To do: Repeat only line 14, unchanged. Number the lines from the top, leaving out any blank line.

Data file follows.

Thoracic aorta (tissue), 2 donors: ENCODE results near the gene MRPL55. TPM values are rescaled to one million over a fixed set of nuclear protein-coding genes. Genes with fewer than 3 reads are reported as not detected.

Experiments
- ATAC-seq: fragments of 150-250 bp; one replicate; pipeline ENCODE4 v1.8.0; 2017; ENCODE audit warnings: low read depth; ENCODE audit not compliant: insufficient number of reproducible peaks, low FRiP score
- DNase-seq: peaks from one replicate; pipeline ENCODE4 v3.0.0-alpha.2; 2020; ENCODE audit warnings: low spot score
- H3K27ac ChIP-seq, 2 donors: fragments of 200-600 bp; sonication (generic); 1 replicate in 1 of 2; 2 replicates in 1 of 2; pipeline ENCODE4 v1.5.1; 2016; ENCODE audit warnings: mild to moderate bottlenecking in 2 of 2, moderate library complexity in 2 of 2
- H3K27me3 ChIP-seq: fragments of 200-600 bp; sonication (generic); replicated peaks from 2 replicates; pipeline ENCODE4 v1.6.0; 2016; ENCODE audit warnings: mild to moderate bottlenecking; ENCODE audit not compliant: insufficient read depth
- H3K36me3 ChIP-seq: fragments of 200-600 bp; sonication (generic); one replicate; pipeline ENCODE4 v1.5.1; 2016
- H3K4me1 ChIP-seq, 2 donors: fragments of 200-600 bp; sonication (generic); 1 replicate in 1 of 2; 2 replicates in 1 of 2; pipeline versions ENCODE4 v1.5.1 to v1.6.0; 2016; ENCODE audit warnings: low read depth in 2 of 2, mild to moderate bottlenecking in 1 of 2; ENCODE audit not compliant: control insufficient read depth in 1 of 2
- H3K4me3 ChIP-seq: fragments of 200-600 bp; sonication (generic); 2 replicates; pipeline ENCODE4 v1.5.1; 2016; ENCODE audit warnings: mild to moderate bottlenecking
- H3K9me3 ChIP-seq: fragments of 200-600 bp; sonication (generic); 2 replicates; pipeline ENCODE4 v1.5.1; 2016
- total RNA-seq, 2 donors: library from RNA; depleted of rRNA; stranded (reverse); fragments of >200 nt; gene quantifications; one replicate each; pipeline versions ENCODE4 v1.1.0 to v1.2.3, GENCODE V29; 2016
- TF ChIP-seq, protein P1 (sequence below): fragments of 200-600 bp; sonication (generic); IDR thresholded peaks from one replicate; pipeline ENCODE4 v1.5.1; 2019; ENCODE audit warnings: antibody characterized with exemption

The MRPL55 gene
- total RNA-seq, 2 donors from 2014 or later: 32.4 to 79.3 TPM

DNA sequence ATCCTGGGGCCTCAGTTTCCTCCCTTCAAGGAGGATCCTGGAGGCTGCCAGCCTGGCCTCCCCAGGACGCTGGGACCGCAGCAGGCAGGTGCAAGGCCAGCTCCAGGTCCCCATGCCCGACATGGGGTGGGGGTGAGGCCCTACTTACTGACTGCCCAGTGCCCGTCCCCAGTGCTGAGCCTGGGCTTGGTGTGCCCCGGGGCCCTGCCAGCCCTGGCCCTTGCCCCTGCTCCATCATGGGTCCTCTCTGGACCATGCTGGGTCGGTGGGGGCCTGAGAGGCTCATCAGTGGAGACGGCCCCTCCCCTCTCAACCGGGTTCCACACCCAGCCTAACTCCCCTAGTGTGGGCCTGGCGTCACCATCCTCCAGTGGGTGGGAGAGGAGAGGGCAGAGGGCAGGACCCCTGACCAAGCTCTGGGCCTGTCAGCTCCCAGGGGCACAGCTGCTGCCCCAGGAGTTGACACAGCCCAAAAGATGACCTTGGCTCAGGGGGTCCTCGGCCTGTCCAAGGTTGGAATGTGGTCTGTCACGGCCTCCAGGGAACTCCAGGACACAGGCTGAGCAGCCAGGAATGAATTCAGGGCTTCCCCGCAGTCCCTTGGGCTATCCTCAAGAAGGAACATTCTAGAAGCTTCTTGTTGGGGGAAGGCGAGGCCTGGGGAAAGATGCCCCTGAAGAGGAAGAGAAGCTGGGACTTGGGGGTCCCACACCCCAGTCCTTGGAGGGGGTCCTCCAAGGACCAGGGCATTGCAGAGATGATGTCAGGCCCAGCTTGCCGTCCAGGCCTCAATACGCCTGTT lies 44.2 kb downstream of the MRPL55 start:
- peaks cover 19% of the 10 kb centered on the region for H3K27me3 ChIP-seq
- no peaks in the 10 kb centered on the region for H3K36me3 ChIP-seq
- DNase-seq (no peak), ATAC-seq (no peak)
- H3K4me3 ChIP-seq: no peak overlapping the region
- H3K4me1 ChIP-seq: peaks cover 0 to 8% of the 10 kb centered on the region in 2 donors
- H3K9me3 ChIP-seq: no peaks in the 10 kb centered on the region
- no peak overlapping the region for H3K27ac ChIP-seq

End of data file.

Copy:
- total RNA-seq, 2 donors from 2014 or later: 32.4 to 79.3 TPM